Background: Vaccination is an important tool in the fight against pandemics. However, the associated adverse events (AEs) may negatively impact the public perception of vaccines, therefore leading to decreased vaccination willingness. Interestingly, pharmacovigilance data of the three COVID-19 vaccines with a two-dose schedule approved in the EU (AstraZeneca, BioNTech and Moderna) already revealed country-specific differences in their safety profile early on (as of February 2021), at a time when the accumulated occurrence of specific AEs was not yet known. In the safety outcome assessment presented here, we aimed to establish whether these country-specific differences in pharmacovigilance data could be explained by differences in the frequency of AEs as reported in the respective approval studies of each vaccine. Methods: A systematic search was performed to identify all publications regarding the randomized controlled trials (RCTs) of two-dose vaccines approved in the EU (AstraZeneca, BioNTech and Moderna), including regulatory reports and journal articles. All obtained safety data was manually entered into an SQL database. In order to enable the comparability among the data, the solicited AEs for all vaccines (i.e. those AEs actively sought after vaccination) were investigated. The data was standardized to promote comparability and overcome data heterogeneity and complexity. Findings: Twelve documents regarding the RCTs for the three COVID-19 vaccines with a two-dose schedule approved in the EU (AstraZeneca, BioNTech and Moderna) were included in the safety outcome analysis. The entire safety data compiled in the SQL database amounted to 66 different study arms. The data structure revealed 13 different age thresholds or ranges and three different data sets regarding doses (first dose vs. second dose vs. all doses). After standardization and identification of subgroups, the analyses demonstrated that the highest rates of AEs occur after the first dose with the AstraZeneca vaccine, whereas with Moderna and BioNTech most AEs occur after the second dose. Astonishingly, the absolute frequencies of each AE after the first AstraZeneca dose correspond to those of the second dose of the mRNA vaccines (BioNTech and Moderna). Reversely, the absolute frequencies of the same AEs after the second AstraZeneca dose correspond to those of the first dose with the mRNA vaccines. The most common AEs with any vaccine were fatigue, headache and myalgia. Moreover, middle-aged subjects (18 to 55 years) had more side effects than older individuals (> 55 years), an observation that persisted among vaccines. Interpretation: This is the first indirect comparison of these vaccines that uses all available RCT data. The absolute frequency of each AE is similar between the first AstraZeneca dose and the second dose of BioNTech or Moderna; their occurrence was thus independent of platform (vector or mRNA) or the vaccine itself. This assessment demonstrates that the varying frequencies of AEs reported in early pharmacovigilance data for the vaccines in distinct countries, at a time when the accumulated occurrence of specific AEs with certain vaccines was not yet known, cannot be explained by different frequencies being reported in the respective RCTs. Conclusion: The approach presented here could help to objectify future discussions on vaccine preferences. Therefore, it may serve as basis for future public awareness campaigns and may also allow the comparison of vaccine performance in different subgroups (e.g. virus variants, high-risk patients). This approach may also be applied to a broad range of other challenges across the R&D process and various disease categories.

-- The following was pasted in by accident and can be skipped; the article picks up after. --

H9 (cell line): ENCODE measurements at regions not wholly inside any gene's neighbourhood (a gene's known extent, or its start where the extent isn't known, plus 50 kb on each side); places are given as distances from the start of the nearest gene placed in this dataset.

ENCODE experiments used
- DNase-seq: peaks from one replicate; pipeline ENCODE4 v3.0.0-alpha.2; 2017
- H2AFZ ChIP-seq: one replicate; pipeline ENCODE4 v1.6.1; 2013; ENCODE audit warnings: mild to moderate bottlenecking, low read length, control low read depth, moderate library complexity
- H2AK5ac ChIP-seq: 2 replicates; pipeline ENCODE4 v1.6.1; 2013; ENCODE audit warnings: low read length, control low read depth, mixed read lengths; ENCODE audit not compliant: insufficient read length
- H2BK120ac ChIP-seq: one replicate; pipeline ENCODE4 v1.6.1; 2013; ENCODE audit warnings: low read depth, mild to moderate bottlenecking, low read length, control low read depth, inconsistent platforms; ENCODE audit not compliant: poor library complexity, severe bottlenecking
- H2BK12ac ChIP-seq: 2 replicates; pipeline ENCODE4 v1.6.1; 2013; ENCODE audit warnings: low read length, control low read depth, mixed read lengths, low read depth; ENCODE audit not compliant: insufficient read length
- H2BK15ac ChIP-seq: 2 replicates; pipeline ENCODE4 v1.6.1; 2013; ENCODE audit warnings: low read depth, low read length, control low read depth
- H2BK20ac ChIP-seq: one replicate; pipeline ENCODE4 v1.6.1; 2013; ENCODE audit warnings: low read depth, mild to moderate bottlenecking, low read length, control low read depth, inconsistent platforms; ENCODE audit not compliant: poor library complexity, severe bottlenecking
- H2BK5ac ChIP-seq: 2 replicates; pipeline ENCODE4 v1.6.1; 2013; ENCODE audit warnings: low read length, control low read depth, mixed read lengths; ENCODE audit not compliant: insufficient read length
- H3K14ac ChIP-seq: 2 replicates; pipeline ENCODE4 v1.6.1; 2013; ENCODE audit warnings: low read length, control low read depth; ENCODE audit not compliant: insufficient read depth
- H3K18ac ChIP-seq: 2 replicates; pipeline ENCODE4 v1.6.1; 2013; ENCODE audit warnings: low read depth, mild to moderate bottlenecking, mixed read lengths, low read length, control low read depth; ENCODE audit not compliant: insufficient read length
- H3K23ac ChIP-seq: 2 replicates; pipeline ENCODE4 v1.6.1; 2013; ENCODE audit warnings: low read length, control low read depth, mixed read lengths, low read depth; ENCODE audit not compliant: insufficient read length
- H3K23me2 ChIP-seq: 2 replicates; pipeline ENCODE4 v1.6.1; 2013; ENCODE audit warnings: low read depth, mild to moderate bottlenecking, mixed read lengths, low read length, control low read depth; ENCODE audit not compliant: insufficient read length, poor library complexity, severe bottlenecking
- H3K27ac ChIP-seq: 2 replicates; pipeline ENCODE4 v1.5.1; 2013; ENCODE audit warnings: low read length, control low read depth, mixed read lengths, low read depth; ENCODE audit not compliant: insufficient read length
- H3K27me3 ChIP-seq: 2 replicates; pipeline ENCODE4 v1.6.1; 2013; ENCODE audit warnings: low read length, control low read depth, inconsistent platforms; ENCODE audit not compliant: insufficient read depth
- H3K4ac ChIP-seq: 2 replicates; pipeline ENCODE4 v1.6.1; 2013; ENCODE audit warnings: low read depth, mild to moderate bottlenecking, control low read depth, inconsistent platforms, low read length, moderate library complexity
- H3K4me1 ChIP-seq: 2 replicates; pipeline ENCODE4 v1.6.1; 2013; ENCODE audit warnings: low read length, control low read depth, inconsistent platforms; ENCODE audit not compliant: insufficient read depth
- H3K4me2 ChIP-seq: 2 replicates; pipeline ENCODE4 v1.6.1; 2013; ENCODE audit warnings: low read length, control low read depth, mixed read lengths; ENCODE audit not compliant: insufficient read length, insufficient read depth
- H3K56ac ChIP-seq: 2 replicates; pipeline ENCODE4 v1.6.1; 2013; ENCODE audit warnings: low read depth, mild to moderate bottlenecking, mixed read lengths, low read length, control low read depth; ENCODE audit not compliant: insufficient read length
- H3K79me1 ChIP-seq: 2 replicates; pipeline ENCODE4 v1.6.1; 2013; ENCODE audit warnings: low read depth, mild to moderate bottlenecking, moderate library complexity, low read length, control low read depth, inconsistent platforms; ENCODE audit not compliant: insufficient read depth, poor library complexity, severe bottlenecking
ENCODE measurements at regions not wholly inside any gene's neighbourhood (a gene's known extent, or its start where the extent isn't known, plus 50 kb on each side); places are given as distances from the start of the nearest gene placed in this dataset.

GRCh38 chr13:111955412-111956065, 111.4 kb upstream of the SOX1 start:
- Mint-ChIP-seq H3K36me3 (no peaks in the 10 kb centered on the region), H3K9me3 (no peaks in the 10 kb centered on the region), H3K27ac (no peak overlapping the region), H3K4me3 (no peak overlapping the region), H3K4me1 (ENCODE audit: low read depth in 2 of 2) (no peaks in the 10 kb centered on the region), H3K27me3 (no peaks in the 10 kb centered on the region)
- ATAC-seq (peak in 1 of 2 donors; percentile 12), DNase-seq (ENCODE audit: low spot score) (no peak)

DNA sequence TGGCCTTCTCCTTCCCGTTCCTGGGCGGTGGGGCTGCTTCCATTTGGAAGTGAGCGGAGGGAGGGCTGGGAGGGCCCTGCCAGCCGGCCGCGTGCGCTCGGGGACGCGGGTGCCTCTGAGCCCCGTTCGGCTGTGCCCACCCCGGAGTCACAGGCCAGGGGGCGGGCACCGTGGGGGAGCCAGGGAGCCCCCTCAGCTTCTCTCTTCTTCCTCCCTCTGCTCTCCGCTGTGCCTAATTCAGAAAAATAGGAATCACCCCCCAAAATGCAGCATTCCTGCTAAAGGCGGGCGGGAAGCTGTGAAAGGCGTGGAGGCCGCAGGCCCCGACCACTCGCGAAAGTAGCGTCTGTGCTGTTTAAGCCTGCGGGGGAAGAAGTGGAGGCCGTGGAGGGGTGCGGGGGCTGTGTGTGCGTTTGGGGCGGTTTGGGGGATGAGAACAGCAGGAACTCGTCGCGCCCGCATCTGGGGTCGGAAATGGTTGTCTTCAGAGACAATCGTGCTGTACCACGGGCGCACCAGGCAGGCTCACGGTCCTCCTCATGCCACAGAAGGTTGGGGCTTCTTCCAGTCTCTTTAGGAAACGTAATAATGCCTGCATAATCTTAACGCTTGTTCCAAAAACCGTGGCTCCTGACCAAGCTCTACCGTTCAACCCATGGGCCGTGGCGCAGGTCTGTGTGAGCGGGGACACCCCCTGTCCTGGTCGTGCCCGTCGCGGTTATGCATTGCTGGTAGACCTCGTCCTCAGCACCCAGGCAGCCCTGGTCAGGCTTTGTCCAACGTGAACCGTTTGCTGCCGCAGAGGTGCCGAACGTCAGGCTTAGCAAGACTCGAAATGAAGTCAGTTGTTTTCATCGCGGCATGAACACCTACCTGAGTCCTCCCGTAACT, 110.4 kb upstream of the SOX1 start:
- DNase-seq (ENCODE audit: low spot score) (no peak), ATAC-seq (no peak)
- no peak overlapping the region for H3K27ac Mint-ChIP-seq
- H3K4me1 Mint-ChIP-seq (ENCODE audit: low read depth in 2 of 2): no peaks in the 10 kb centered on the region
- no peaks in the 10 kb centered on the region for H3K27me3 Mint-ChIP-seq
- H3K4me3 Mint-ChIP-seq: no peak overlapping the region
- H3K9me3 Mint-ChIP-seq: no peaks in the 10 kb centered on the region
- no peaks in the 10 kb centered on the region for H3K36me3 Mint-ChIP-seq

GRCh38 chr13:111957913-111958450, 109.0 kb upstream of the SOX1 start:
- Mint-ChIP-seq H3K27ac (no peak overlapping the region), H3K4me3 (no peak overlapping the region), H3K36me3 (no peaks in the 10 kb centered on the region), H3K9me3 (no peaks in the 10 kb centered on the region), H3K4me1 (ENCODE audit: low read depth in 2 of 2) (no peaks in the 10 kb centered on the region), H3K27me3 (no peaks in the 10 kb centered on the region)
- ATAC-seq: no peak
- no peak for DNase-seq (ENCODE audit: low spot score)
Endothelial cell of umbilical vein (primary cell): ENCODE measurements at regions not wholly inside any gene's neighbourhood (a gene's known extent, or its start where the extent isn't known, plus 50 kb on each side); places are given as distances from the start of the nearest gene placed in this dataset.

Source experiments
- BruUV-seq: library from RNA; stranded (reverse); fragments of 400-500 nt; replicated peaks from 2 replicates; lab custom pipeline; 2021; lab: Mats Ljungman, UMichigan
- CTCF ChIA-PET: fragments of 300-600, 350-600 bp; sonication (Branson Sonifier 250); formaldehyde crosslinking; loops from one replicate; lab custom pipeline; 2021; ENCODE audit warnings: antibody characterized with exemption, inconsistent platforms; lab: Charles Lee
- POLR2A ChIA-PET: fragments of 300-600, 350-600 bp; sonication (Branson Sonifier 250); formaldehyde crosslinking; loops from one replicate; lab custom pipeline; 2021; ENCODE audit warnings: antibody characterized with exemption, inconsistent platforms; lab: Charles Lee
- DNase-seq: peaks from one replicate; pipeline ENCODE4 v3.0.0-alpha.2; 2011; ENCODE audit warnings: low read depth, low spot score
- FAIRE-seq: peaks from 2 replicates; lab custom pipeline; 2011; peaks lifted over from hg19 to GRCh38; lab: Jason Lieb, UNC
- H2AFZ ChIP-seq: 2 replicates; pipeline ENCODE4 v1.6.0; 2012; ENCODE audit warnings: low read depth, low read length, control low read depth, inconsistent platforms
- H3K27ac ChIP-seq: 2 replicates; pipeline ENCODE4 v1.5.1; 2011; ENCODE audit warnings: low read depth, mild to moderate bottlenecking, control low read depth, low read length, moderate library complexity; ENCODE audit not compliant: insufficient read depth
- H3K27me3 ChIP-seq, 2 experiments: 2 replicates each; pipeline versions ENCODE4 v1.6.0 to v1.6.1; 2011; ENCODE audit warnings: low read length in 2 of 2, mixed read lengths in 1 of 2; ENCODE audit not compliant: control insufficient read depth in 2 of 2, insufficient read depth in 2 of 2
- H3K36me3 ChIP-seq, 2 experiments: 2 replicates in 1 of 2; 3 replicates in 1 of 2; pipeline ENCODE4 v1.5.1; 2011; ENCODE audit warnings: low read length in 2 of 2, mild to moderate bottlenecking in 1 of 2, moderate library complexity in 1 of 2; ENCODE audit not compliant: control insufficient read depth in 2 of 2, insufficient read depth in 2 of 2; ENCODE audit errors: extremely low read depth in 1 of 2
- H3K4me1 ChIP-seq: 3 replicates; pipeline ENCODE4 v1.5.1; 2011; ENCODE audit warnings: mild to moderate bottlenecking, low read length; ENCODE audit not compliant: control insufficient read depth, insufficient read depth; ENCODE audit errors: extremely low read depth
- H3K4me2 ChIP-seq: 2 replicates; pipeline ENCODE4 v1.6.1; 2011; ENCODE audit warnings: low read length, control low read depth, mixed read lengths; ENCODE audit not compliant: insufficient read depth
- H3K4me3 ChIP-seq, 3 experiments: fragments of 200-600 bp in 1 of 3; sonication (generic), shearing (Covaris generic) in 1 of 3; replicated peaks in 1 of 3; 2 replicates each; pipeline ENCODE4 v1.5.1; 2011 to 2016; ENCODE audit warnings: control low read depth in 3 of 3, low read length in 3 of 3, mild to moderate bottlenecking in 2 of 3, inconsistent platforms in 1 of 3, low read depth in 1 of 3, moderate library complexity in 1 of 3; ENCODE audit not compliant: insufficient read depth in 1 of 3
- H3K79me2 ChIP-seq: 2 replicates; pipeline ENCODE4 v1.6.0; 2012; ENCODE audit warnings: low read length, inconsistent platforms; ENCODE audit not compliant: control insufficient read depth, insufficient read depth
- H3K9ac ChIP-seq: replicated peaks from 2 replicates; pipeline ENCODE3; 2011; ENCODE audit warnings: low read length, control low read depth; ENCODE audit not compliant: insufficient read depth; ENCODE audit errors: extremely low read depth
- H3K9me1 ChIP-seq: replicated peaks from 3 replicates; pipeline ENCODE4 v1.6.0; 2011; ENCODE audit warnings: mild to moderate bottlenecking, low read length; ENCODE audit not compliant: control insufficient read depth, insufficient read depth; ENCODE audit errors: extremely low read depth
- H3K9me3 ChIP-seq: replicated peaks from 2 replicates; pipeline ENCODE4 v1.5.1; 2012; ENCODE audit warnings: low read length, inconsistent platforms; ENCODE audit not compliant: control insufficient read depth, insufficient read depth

Competing Interest Statement
The authors have declared no competing interest.
This study did not receive any funding.
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Paper in collection COVID-19 SARS-CoV-2 preprints from medRxiv and bioRxiv
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